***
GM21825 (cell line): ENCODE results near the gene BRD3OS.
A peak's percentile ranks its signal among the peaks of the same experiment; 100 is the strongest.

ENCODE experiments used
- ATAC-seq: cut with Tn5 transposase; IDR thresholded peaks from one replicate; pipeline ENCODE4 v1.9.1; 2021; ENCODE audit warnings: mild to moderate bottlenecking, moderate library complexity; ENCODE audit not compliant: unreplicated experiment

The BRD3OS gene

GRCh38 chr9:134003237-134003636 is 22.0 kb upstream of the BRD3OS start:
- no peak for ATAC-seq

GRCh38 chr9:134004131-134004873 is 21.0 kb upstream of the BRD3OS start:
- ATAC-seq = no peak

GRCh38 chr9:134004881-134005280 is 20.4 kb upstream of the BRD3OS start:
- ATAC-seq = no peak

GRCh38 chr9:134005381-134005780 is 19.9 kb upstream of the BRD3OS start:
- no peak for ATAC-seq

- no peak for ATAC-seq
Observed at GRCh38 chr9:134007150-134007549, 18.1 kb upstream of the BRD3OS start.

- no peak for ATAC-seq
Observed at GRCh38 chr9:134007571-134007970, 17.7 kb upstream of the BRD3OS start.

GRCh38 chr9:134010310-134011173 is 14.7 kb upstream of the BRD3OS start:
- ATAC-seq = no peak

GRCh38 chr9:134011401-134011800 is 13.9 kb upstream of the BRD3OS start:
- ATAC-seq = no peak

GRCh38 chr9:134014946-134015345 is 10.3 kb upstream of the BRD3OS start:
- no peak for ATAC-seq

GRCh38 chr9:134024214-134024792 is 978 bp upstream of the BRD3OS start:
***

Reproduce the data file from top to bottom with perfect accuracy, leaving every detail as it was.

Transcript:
GM21825 (cell line): ENCODE results near the gene BRD3OS.
A peak's percentile ranks its signal among the peaks of the same experiment; 100 is the strongest.

ENCODE experiments used
- ATAC-seq: cut with Tn5 transposase; IDR thresholded peaks from one replicate; pipeline ENCODE4 v1.9.1; 2021; ENCODE audit warnings: mild to moderate bottlenecking, moderate library complexity; ENCODE audit not compliant: unreplicated experiment

The BRD3OS gene

GRCh38 chr9:134003237-134003636 is 22.0 kb upstream of the BRD3OS start:
- no peak for ATAC-seq

GRCh38 chr9:134004131-134004873 is 21.0 kb upstream of the BRD3OS start:
- ATAC-seq = no peak

GRCh38 chr9:134004881-134005280 is 20.4 kb upstream of the BRD3OS start:
- ATAC-seq = no peak

GRCh38 chr9:134005381-134005780 is 19.9 kb upstream of the BRD3OS start:
- no peak for ATAC-seq

- no peak for ATAC-seq
Observed at GRCh38 chr9:134007150-134007549, 18.1 kb upstream of the BRD3OS start.

- no peak for ATAC-seq
Observed at GRCh38 chr9:134007571-134007970, 17.7 kb upstream of the BRD3OS start.

GRCh38 chr9:134010310-134011173 is 14.7 kb upstream of the BRD3OS start:
- ATAC-seq = no peak

GRCh38 chr9:134011401-134011800 is 13.9 kb upstream of the BRD3OS start:
- ATAC-seq = no peak

GRCh38 chr9:134014946-134015345 is 10.3 kb upstream of the BRD3OS start:
- no peak for ATAC-seq

GRCh38 chr9:134024214-134024792 is 978 bp upstream of the BRD3OS start: